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Whose Year Is It? Breakout Candidates in the Red Sox Farm System

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Every minor league year is a tumultuous one. Given the nature of prospects and the minors, it's no surprise that each season brings quite a few more big breakouts and busts than we could hope to see in the majors.


Last year was no exception for the Red Sox, as top prospects Lars Anderson and Michael Bowden fell from grace while names like Anthony Rizzo and Roman Mendez emerged. But let's focus on the breakouts instead of the busts for now—what good is there in predicting lost value, after all?


With the four full-season Red Sox MiLB teams set to start their years tonight, here are my picks for each team's breakout players.



Hitter: Mark Wagner

While it's hard to "break out" once you've gotten to AAA, Mark Wagner has always been sort of haunted by the those really bad numbers that show up every other assignment when you look at his career stats. Seems to me like people see those more than they do his good ones, which are by all accounts great—especially for a catcher. Mark Wagner's problem has either always been going late in the year, or it's been getting promoted to a higher level, which can often be problematic for any young talent. Wagner had his time to struggle in AAA in 154 plate appearance's last year. If he follows his usual trend, he'll be raking this year, and it'll be hard to ignore a young catcher with great defensive tools OPSing .850+ in AAA.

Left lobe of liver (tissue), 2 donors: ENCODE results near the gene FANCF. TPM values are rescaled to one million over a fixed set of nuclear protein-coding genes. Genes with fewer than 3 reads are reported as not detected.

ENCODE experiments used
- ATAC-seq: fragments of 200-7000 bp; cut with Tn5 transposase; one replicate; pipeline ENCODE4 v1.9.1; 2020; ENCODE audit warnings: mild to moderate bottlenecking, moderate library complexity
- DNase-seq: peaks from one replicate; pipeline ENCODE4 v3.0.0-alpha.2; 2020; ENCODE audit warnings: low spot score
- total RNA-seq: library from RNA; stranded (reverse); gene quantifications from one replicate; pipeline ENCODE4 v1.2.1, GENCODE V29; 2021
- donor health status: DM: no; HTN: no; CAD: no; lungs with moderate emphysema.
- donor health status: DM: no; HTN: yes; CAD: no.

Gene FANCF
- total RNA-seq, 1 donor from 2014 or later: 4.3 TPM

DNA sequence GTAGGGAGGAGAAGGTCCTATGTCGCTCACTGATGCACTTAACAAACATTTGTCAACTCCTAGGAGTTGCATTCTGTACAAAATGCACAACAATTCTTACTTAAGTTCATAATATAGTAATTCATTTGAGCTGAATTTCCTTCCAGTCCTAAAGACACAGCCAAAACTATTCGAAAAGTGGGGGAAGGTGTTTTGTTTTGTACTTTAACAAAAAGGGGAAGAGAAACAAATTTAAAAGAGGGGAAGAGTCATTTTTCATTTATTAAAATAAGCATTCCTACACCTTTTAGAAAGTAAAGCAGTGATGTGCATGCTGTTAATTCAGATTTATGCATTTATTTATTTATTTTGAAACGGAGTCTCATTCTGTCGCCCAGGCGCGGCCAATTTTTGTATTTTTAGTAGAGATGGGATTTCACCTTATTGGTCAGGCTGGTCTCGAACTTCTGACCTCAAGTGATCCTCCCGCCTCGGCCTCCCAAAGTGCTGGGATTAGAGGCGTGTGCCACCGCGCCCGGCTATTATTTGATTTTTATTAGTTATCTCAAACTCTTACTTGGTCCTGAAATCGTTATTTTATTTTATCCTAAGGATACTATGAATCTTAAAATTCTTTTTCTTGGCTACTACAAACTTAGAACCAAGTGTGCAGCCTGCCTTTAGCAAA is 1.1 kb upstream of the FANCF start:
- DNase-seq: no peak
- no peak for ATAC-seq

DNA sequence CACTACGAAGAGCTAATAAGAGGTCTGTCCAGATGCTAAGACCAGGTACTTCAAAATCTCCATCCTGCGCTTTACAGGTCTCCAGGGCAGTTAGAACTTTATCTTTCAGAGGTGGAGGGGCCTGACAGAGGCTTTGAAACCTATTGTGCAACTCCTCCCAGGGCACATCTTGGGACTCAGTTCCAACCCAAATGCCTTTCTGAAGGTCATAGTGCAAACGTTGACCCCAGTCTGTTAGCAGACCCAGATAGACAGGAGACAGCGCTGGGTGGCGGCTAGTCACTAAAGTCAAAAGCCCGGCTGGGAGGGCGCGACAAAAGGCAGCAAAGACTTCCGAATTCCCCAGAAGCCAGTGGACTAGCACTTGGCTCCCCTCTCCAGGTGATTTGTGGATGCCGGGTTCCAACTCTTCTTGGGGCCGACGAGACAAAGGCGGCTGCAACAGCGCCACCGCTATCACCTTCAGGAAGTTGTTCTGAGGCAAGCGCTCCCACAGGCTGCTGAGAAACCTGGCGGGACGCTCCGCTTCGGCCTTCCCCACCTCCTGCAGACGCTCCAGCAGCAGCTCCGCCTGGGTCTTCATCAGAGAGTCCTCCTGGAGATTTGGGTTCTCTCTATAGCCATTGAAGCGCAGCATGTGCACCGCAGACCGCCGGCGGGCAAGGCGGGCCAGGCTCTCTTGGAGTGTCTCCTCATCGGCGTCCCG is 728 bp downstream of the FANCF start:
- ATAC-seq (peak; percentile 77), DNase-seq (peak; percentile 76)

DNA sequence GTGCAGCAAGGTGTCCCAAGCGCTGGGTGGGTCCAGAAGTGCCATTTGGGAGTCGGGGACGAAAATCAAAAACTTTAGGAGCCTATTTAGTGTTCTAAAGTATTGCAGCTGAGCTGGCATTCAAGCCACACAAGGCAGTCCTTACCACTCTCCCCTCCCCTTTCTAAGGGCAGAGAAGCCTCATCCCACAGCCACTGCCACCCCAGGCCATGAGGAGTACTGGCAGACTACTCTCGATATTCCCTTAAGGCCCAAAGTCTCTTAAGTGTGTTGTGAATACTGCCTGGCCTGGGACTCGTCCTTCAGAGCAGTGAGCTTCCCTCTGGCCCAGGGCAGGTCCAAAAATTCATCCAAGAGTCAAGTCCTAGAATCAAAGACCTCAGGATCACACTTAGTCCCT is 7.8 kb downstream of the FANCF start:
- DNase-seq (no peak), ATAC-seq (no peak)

Pitcher: Robert Manuel

Manuel has already had success on Seattle and Cincinnati's AAA teams. I don't expect his game translates to well to the MLB, but he should see enough success down in Pawtucket to get people clamoring for him some if the bullpen continues to struggle. Dustin Richardson would probably get this if most of you folks didn't seem to already know his name quite well for a AAA bullpen pitcher.



Hitter: Jason Place

This is probably the pick with the least reasoning behind it, but I'd say it's about time for Place to finally cast off his "bust" yoke and show some of the promise his draft position suggests he should have. There are some signs, though. The first thing to look at is his progression through the system. Despite never putting up impressive numbers at any level, the Sox have seen fit to steadily advance him through the system up to AA. While his numbers have never really improved, they've also never particularly faltered, which is a little odd for a guy who's supposed to be a bust. With that sort of constant progression, it's no surprise he's fairly young for his league at only 21 (he will turn 22 in May). Place definitely does need to cut down on his strikeouts, but if he does he should rush up the charts since he already knows how to take a walk and seems to project as a good defensive center fielder. Jason could end up being just another victim of getting pushed too high too fast, or he could well prove the organization right with a breakout year.


Pitcher: Eammon Portice